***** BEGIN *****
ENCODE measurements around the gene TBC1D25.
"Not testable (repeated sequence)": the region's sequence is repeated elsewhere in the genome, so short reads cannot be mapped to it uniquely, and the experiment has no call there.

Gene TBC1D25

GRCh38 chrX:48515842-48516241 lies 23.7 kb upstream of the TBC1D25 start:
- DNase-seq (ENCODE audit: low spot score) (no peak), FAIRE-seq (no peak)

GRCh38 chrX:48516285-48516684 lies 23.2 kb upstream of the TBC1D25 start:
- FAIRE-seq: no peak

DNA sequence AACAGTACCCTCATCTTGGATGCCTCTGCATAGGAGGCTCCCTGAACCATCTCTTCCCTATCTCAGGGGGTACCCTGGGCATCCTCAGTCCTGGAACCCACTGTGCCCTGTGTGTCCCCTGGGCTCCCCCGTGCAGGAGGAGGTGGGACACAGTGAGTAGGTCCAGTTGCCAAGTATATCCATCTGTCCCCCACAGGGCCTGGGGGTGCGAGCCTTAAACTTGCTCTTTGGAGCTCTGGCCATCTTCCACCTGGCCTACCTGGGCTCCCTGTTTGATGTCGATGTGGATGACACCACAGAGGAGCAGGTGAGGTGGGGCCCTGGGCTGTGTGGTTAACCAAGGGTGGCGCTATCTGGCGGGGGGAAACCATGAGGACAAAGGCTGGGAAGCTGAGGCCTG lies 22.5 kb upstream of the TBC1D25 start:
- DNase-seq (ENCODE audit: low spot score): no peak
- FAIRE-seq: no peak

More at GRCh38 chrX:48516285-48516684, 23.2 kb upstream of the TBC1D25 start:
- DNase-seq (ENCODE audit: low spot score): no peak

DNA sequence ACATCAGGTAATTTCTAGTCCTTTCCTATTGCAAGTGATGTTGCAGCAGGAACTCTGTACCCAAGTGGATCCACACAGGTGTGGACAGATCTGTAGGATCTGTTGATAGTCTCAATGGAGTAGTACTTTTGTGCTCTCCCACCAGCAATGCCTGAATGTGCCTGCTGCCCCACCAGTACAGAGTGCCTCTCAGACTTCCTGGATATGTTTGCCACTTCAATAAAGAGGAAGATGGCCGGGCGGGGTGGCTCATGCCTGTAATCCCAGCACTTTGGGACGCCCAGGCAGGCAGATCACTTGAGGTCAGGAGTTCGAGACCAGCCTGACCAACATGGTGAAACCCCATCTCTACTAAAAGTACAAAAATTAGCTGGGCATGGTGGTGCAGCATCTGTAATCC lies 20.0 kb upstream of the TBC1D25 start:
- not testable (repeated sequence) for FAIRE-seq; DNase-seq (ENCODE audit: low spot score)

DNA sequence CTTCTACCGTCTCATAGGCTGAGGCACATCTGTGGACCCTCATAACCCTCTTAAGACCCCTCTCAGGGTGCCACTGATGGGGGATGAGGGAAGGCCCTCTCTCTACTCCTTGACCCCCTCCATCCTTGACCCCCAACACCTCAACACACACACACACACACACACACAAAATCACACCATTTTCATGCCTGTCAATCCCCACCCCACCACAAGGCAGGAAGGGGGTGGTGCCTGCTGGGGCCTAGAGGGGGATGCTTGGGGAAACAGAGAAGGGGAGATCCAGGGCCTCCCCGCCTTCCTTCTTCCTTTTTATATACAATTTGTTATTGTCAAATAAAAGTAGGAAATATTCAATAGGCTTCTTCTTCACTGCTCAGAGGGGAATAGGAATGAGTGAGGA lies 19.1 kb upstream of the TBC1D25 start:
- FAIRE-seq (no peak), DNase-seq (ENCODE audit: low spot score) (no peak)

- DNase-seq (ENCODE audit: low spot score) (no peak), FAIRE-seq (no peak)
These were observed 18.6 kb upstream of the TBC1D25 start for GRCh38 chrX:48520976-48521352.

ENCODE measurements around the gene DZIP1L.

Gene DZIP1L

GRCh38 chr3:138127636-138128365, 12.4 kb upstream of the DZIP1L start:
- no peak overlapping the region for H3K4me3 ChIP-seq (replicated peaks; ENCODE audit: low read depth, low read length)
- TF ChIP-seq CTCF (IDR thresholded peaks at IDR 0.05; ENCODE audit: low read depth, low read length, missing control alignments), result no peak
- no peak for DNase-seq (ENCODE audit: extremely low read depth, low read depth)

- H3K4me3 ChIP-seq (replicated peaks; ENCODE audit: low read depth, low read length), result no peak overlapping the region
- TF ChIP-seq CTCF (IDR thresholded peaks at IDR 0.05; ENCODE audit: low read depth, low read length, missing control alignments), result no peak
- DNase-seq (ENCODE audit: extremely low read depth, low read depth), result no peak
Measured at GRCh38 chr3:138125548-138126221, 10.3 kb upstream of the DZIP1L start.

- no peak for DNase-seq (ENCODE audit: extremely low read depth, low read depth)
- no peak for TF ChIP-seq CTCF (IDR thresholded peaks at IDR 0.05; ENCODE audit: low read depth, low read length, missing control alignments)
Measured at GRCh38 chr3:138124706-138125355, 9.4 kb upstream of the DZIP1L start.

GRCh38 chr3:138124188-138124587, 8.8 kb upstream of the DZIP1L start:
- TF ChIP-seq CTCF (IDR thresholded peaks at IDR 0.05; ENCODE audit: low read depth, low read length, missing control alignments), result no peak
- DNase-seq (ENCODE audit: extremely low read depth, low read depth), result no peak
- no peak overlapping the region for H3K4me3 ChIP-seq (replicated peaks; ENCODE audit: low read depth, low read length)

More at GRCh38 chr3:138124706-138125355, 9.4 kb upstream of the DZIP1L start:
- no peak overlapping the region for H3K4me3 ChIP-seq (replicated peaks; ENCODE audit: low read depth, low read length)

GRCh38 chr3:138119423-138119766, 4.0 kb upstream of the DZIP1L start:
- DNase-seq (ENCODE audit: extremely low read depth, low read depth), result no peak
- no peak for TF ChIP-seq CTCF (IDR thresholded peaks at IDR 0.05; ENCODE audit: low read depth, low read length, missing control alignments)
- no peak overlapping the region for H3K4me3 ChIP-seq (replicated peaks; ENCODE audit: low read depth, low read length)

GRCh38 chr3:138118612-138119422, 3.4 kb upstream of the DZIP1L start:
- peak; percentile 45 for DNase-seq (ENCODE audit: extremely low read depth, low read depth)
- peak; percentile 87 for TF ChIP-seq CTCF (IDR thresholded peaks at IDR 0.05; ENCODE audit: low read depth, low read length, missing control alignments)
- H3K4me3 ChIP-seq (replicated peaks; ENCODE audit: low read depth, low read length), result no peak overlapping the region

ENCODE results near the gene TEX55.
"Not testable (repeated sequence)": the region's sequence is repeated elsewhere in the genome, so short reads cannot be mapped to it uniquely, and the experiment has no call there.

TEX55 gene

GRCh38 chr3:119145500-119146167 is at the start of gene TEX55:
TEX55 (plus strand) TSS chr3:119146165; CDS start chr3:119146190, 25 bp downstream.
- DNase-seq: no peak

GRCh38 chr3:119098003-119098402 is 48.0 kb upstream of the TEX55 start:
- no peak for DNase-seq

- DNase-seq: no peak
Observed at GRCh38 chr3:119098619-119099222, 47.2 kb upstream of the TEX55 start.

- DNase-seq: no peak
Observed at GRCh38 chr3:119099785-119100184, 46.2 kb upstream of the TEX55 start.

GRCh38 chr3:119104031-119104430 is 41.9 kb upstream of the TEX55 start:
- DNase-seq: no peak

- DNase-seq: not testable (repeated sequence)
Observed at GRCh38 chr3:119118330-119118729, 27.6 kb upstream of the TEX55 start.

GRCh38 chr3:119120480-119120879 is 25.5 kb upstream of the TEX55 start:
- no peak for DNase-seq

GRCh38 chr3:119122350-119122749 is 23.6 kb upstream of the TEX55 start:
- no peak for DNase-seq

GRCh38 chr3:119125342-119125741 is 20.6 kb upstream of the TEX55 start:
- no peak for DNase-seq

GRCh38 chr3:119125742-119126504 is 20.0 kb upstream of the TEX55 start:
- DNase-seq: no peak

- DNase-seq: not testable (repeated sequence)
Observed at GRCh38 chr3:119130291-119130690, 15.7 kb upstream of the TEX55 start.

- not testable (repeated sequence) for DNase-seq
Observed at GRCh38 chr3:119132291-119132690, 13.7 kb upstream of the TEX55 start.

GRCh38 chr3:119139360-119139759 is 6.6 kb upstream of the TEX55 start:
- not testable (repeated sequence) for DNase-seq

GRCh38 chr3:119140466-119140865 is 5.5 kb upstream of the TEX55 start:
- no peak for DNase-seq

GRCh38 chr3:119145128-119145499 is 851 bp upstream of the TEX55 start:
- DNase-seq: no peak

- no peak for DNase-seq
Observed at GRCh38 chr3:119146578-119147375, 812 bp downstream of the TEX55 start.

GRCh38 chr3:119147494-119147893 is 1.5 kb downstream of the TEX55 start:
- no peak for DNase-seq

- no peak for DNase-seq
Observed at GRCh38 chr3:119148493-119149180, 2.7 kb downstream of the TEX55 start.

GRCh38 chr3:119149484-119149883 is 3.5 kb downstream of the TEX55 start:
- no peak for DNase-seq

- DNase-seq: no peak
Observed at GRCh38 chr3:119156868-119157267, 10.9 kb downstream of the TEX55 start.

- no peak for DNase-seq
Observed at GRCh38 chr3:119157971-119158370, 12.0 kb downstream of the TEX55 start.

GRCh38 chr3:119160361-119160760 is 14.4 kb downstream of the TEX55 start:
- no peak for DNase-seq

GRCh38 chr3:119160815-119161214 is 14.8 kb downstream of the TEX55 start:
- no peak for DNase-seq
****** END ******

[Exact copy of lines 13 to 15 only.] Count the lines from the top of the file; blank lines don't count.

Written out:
DNA sequence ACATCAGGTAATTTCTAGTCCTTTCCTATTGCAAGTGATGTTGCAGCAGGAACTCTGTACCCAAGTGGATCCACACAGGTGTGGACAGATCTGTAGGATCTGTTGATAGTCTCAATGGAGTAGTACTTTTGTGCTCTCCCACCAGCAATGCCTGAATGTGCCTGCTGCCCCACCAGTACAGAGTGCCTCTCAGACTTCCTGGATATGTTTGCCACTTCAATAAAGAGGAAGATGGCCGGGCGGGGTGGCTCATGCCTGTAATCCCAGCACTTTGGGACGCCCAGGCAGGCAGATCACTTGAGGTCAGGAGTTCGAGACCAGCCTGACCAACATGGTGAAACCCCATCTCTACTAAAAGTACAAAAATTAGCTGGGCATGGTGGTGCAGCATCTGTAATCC lies 20.0 kb upstream of the TBC1D25 start:
- not testable (repeated sequence) for FAIRE-seq; DNase-seq (ENCODE audit: low spot score)

DNA sequence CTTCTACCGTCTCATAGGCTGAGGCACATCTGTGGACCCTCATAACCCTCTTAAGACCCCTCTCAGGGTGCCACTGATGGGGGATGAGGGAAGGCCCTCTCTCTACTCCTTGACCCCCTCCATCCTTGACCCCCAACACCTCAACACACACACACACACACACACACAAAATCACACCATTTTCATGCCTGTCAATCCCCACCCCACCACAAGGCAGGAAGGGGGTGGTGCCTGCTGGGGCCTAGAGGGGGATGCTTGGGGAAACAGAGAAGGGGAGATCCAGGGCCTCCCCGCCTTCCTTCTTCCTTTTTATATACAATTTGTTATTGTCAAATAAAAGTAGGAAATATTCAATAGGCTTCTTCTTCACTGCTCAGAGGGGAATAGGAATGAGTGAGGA lies 19.1 kb upstream of the TBC1D25 start: